US20050060243A1 - Method for managing tools in a power plant service environment - Google Patents

Method for managing tools in a power plant service environment Download PDF

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US20050060243A1
US20050060243A1 US10/661,682 US66168203A US2005060243A1 US 20050060243 A1 US20050060243 A1 US 20050060243A1 US 66168203 A US66168203 A US 66168203A US 2005060243 A1 US2005060243 A1 US 2005060243A1
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Prior art keywords
tool
database
depot
tools
power plant
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Abandoned
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US10/661,682
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Jeff Whetman
David Wilson
Joseph Schulties
Douglas Hoffman
Aaron Danneman
Jacqueline Cavicchio
Diane Murray
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Siemens Energy Inc
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Siemens Energy Inc
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Priority to US10/661,682 priority Critical patent/US20050060243A1/en
Assigned to SIEMENS WESTINGHOUSE POWER CORPORATION reassignment SIEMENS WESTINGHOUSE POWER CORPORATION ASSIGNMENT OF ASSIGNORS INTEREST (SEE DOCUMENT FOR DETAILS). Assignors: WILSON, DAVID L., SCHULTIES, JOSEPH R., CAVICCHIO, JACQUELINE M., WHETMAN, JEFF P., DANNEMAN, AARON A., HOFFMAN, DOUGLAS O., MURRAY, DIANE MICHELLE
Publication of US20050060243A1 publication Critical patent/US20050060243A1/en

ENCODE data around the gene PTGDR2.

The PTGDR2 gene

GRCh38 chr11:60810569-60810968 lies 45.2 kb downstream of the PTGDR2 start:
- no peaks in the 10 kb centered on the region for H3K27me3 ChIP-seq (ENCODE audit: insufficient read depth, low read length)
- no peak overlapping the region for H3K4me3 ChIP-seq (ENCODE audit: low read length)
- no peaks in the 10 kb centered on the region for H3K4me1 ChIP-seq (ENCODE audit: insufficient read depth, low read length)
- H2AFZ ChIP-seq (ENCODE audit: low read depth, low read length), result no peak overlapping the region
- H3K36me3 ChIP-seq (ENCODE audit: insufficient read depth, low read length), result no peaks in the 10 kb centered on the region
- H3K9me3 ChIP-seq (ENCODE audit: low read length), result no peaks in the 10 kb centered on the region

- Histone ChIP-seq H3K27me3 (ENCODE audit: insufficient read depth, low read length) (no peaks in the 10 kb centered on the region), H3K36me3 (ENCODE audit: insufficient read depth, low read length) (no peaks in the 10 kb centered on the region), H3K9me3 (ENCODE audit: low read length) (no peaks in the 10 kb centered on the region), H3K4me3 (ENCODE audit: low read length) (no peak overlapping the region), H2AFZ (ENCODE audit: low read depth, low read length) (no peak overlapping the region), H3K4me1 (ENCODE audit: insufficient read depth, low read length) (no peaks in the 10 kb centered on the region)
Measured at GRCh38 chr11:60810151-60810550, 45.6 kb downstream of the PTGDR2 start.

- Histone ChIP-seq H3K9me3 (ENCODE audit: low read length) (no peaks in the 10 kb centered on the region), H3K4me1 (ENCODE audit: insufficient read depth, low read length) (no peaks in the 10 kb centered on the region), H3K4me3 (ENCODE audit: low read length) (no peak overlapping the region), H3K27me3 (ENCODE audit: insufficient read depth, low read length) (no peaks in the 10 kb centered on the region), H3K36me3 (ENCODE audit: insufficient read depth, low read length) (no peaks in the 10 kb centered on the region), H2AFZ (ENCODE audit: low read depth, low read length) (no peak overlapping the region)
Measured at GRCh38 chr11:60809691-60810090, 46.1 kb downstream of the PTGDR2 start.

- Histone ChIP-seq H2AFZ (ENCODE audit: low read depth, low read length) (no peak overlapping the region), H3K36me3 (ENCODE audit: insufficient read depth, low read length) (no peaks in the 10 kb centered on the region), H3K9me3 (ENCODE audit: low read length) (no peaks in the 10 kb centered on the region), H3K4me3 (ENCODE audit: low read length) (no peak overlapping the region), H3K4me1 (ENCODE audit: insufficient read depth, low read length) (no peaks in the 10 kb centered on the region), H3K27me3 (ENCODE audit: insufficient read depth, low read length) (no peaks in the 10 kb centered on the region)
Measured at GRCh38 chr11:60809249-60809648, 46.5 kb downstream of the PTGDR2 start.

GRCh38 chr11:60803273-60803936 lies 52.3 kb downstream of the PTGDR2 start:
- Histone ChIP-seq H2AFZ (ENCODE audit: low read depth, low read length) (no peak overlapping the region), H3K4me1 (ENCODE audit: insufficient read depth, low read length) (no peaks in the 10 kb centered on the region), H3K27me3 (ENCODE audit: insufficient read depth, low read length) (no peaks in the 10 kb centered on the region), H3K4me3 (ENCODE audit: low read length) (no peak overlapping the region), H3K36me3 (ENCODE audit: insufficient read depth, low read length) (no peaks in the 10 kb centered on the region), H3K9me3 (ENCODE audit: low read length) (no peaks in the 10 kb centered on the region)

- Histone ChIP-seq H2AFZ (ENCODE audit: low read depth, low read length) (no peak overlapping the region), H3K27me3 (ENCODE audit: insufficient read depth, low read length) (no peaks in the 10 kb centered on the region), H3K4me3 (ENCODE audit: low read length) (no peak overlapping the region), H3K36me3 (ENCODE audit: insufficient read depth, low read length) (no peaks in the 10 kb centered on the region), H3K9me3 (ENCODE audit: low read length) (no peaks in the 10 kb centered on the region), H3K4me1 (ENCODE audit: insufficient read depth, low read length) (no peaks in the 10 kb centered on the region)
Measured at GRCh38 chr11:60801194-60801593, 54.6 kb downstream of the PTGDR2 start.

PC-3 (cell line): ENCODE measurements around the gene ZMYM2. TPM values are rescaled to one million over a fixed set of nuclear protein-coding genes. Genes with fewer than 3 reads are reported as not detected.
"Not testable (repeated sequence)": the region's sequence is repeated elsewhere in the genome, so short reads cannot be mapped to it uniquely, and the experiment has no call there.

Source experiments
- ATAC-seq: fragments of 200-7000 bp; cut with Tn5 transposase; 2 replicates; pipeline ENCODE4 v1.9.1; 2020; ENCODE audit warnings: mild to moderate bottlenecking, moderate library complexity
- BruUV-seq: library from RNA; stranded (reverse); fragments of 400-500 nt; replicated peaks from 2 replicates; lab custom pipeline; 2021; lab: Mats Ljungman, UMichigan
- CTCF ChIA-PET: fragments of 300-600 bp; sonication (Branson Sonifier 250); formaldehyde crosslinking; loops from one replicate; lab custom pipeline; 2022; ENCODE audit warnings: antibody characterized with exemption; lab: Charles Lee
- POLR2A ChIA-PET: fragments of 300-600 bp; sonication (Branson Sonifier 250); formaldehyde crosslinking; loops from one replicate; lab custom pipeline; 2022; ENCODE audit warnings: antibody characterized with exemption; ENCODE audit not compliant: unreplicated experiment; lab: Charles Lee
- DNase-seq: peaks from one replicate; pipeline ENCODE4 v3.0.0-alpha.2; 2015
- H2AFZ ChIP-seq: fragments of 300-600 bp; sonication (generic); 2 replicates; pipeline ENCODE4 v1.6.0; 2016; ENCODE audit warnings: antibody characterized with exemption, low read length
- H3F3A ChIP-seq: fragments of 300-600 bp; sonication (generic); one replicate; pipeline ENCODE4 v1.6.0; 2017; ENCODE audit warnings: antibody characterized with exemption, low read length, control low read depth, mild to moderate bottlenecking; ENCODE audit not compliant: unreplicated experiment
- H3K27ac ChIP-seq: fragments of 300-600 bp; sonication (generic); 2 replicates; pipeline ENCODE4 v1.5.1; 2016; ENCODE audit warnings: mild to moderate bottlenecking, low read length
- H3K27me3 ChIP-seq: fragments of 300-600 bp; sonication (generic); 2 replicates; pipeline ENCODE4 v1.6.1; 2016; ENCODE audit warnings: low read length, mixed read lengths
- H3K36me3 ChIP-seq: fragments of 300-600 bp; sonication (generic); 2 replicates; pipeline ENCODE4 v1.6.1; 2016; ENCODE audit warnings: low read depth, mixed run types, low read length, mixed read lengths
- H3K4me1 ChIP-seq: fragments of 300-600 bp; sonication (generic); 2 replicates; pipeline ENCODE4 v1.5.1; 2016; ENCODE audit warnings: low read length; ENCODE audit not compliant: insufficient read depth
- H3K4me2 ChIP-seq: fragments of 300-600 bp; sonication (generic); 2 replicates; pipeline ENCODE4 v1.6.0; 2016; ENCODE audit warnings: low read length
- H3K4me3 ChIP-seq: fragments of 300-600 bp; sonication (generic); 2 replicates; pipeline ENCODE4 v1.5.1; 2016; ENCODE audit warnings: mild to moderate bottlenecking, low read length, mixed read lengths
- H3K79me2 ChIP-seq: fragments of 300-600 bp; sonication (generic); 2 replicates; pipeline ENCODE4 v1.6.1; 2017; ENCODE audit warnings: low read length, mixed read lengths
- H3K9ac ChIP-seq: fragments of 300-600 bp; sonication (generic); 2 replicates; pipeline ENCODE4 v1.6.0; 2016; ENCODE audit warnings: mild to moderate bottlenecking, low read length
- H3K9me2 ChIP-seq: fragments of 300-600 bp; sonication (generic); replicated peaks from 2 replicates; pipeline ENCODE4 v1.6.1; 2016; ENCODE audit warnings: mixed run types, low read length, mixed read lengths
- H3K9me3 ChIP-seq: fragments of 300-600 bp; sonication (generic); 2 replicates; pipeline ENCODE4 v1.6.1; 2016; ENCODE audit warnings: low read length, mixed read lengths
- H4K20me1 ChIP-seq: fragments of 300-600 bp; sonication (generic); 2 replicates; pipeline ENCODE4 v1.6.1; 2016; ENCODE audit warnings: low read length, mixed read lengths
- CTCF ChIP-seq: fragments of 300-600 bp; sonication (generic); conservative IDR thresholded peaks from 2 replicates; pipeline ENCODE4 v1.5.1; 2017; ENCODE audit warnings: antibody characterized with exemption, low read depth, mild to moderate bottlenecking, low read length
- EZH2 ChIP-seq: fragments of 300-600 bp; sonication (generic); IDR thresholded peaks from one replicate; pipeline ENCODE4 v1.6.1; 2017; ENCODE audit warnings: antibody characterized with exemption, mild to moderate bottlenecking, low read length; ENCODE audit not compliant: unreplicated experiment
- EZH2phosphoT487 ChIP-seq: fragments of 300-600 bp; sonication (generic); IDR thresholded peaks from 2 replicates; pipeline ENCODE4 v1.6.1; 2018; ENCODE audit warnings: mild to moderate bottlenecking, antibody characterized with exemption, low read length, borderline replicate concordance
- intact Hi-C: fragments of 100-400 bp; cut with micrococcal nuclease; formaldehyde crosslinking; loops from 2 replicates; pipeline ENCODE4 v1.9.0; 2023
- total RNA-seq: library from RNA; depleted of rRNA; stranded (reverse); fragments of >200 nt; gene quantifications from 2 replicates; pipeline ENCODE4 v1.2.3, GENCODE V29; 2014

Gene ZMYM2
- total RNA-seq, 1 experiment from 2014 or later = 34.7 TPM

Assigned to SIEMENS POWER GENERATION, INC. reassignment SIEMENS POWER GENERATION, INC. CHANGE OF NAME (SEE DOCUMENT FOR DETAILS). Assignors: SIEMENS WESTINGHOUSE POWER CORPORATION
Assigned to SIEMENS ENERGY, INC. reassignment SIEMENS ENERGY, INC. CHANGE OF NAME (SEE DOCUMENT FOR DETAILS). Assignors: SIEMENS POWER GENERATION, INC.
Application status is Abandoned legal-status Critical

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    • GPHYSICS
    • G06COMPUTING; CALCULATING; COUNTING
    • G06QDATA PROCESSING SYSTEMS OR METHODS, SPECIALLY ADAPTED FOR ADMINISTRATIVE, COMMERCIAL, FINANCIAL, MANAGERIAL, SUPERVISORY OR FORECASTING PURPOSES; SYSTEMS OR METHODS SPECIALLY ADAPTED FOR ADMINISTRATIVE, COMMERCIAL, FINANCIAL, MANAGERIAL, SUPERVISORY OR FORECASTING PURPOSES, NOT OTHERWISE PROVIDED FOR
    • G06Q10/00Administration; Management
    • G06Q10/08Logistics, e.g. warehousing, loading, distribution or shipping; Inventory or stock management, e.g. order filling, procurement or balancing against orders
    • GPHYSICS
    • G06COMPUTING; CALCULATING; COUNTING